People Innovation Excellence

Some notes on Extensive Reading and Learner Autonomy webinar

prepared by Vanessa & Raras Prajnasmita, Binusian 2021, English department

Books bring us together

One of the benefits of learner autonomy is an independent learning decision granted to every reader to choose the book they want to read. Through children book and pictures, students can be introduced to hobbies, culture, and get involved in the process by reading it together out loud. Rachel Wang, the first speaker, told her experience teaching and introducing the picture book in UNSRAT (Universitas Sam Ratulangi), Ternate, Manado, UNESA, NYC, Japan, China, and US. She believed that reading is for fun, not a homework. Thus, she suggested to build the reading habit as early as possible using the picture book. She taught her students as a pre-service teacher to teach other children about extensive reading and learning autonomy. They read it out loud in the class and each of them even created illustration for the books  themselves. The result of the activity was everyone has a small story book of their own.

Our Dean, Dr.Elisa Carolina Marion, S.S., M.Si. gave her opening remark

The language focus of the extensive reading and learning autonomy can be changed according to the teacher’s heart content. It can be grammar, vocabulary, transition word (narrative), pronunciation.

The steps for the mini book  project are:

  • The teacher reads children book out loud as an example.
  • Watching a Youtube video about a person reading children book out loud as an example.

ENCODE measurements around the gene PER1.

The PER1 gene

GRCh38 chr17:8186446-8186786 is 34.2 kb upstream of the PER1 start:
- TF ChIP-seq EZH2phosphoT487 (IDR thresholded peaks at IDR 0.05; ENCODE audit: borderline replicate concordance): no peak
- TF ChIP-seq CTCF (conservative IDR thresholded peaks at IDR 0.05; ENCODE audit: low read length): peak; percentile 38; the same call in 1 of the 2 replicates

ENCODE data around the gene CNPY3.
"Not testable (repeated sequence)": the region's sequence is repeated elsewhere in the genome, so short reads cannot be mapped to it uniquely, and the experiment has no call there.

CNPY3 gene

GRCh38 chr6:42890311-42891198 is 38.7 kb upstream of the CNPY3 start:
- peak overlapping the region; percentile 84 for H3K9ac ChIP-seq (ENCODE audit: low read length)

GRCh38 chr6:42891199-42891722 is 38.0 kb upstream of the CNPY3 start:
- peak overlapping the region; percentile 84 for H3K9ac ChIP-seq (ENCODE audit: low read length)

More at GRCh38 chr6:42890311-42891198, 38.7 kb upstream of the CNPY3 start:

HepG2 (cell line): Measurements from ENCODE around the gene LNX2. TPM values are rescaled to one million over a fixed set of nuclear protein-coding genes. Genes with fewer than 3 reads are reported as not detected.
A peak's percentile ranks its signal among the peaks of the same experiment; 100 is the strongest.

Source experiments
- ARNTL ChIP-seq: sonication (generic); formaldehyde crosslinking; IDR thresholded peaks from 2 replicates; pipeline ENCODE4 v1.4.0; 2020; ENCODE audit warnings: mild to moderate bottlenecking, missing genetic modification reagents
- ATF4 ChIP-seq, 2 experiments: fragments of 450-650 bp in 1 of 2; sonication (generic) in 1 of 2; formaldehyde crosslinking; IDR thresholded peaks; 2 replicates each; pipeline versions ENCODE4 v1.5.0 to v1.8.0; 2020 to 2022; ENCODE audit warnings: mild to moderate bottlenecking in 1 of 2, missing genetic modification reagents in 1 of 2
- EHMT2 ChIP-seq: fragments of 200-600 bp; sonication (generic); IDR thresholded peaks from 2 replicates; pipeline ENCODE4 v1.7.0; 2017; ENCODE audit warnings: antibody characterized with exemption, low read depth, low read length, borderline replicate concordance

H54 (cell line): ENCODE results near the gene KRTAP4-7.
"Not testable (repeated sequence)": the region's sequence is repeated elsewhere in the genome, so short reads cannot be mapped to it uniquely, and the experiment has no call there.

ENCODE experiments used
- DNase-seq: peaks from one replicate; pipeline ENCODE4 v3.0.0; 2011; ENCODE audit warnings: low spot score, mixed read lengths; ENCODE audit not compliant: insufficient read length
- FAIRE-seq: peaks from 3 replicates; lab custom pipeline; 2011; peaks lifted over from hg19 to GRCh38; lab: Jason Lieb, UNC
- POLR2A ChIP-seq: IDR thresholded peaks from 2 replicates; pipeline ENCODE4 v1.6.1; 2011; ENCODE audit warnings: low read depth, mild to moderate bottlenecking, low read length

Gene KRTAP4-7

• Introducing students to the topic (example: using transitions such as suddenly, finally, etc.)
  • Creating a storyboard.
  • Peer feedback including positive and constructive feedback, what to improve and it doesn’t have to be a critic.
  • Practicing reading out loud (stress, intonations, etc.)
  • Present the books to the classmates and it can be presented to the small group if the class is bigger.

Why storybook?

  • To share culture,
  • Provide learning autonomy,
  • Practice integrated skills,
  • Build community,
  • Easily adaptable for all levels.

Literary texts are integral part of literacy development

The second speaker, Tati Wardi Ph.D., stated that literacy education revolves around developing one’s ability to engage with written language. Thus,  the study in literature is necessary because it could help students to feed the needs for story and develop foundation in literature. It  could also help  nurturing the critical thinking of the students. Teachers who are familiar with reading response are more likely to invite students to give response and have a discussion rather than the teacher who relies on textbook.

Dr. Risa R., Simanjuntak, S.S., M.App.Ling., M.A. Our moderator and Tati Wardi, Ph.D., the second speaker 

Literacy is a process that requires both constant and gradual process. Children’s literature is aesthetic literary object that  offers rich and meaningful literacy education ideas. The potential can only be optimized when there is a deliberate effort to nurture students’ ability to making meaning with text, i.e., being actively engage with reading text through reader response approach. Considering the crucial role of having knowledgeable literacy / literature teachers, one pressing need is to design a solid teacher preparation that attends to the intertwined identities of both being a reader and teacher.


Published at : Updated

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